Sponsor a Related Event

Even if you’re running on the most modest of budgets, it’s wise to investigate a smart sponsorship for an event or events in your community. It may be simple, like recruiting volunteers from your organization to help out or perhaps it’s a significant investment such as a named sponsorship. (If you are a sponsor, make sure you’re talking about it in all of the “expected” places noted above.)

Creative Partnerships

If your program has a season (or even if it doesn’t!), it’s always nice to have friends. If you can partner with another program serving a similar audience differently, you may find creative opportunities to partner through cross promotion or hosting promotional events together, particularly if you have different programming seasons.

Teasers and Workshops

Offering teaser classes or single-event workshops can expose people to your program without a commitment on their part. Shorter classes like this get your program and staff in front of more people during your quiet season. They also give people who haven’t taken your classes a chance to meet you and have a taste of the great experience they’ll have.

The Surprising

The Surprising promotional opportunities are a little bit “extra” in many ways. Their goal is to connect in ways that are —well— surprising! They should delight and create memorable experiences for everyone involved.

Everyone Loves a Parade

Most communities have a parade at some time during the year. A float or group walking from your program can be a delightful addition to your schedule and a way to showcase your community. A truckload of instructors, a float that highlights popular offerings, or reflecting your program’s mission–whatever you choose, be sure to display your name and website clearly and if you can, hand out flyers or stickers promoting your program (in addition to candy, of course!)

PechaKucha and Presentations

PechaKucha nights (or similar events) are held in many cities in the US. The presentations are brief – just 20 slides and six minutes – but they can provide an excellent occasion to show off your program! The slides might feature student work, classes in action, or photos that evoke the experience students may have. Frequently these presentations are also recorded, so it’s a solid piece of promotional content you can share later! (Think this sounds cool but don’t have one near you – consider founding one!) In a more traditional vein, many civic organizations actively seek presenters to speak to their members, and there’s no better chance to educate leaders in your area!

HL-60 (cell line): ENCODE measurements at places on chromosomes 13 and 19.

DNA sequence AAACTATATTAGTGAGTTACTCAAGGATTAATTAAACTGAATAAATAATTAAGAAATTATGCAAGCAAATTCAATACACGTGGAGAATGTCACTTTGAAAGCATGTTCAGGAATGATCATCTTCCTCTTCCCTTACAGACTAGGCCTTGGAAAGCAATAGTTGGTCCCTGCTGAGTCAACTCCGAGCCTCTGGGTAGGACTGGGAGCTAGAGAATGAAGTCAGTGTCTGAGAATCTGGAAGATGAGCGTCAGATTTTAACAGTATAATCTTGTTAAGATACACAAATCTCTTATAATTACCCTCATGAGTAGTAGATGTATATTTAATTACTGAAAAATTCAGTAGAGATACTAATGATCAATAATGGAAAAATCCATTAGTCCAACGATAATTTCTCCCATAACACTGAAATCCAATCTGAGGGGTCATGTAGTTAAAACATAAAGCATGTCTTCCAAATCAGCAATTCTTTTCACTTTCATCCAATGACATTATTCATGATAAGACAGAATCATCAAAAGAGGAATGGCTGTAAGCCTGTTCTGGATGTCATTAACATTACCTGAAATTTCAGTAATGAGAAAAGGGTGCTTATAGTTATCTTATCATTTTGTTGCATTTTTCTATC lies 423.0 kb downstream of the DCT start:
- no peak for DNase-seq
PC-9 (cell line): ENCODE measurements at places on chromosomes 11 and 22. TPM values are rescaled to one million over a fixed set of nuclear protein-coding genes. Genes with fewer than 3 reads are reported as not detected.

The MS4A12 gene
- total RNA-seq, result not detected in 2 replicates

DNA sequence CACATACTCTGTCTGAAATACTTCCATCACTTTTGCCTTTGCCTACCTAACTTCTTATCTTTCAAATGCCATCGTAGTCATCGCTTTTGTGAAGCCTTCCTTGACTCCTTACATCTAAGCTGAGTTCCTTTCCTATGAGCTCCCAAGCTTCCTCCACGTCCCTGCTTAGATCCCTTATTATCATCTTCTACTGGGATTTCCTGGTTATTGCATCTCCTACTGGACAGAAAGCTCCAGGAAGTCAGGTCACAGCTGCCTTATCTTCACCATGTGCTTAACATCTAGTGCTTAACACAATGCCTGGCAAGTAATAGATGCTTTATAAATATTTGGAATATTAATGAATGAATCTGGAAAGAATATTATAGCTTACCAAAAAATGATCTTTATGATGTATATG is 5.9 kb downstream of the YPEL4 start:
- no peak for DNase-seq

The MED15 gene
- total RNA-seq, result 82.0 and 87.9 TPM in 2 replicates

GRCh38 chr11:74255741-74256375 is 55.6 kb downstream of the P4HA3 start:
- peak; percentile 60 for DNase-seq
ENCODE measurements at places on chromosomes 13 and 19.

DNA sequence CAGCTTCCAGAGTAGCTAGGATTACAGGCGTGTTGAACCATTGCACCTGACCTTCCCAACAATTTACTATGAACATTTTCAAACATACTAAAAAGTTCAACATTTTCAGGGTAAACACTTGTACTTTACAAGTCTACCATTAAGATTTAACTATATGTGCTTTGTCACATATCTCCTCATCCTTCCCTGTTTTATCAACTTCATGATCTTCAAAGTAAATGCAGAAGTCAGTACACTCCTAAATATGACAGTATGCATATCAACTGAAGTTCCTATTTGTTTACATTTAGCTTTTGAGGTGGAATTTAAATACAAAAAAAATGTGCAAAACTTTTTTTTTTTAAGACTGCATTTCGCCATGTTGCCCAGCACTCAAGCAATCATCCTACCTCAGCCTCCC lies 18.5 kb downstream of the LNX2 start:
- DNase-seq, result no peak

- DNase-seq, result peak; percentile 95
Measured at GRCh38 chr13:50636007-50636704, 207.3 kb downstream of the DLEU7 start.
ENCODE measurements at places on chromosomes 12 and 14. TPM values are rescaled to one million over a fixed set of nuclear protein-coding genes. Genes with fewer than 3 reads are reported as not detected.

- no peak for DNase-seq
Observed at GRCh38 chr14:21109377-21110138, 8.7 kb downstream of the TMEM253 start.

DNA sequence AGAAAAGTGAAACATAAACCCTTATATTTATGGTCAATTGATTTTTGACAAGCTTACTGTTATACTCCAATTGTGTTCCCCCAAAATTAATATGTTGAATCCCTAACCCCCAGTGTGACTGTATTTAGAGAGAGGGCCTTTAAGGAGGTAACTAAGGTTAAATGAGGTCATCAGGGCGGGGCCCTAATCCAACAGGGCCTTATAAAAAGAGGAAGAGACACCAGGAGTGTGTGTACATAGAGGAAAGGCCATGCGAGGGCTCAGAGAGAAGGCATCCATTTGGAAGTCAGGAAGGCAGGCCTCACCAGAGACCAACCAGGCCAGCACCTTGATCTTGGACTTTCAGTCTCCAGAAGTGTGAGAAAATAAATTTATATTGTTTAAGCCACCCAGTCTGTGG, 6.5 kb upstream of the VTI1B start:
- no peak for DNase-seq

Civic and Program Pride

Encouraging a close relationship with your community bolsters not only your class sign-ups but also your respect! From a trash pickup program like “adopt a highway” to sponsoring a community garden, such programs show not only that your program is valuable but that it’s also invaluable to your community. Other ways to show your program pride are to hold big game tailgating parties or occasional summer BBQs for participants in your program. (These are always great to share using all “the expected” channels both before and after!)

A Healthy Mix

If you only focus on advertising and promoting your program when it’s happening (or just about to), you’re missing many opportunities – and possibly a lot of fun!

A healthy mix of the expected, unexpected, and surprising throughout the year will keep your classes and program in mind. Choose the kinds of experiences that you feel will best resonate with your community! When it’s time to register for classes, that recognition, trust, and familiarity will pay in registrations and recommendations.

Nic Lyons

Nic is skilled in scaling start-up edtech and education organizations to growth-stage success through innovative marketing. A former journalist and copywriter, Nic holds a postgraduate certificate in digital and print publishing from Columbia University School of Journalism's publishing course.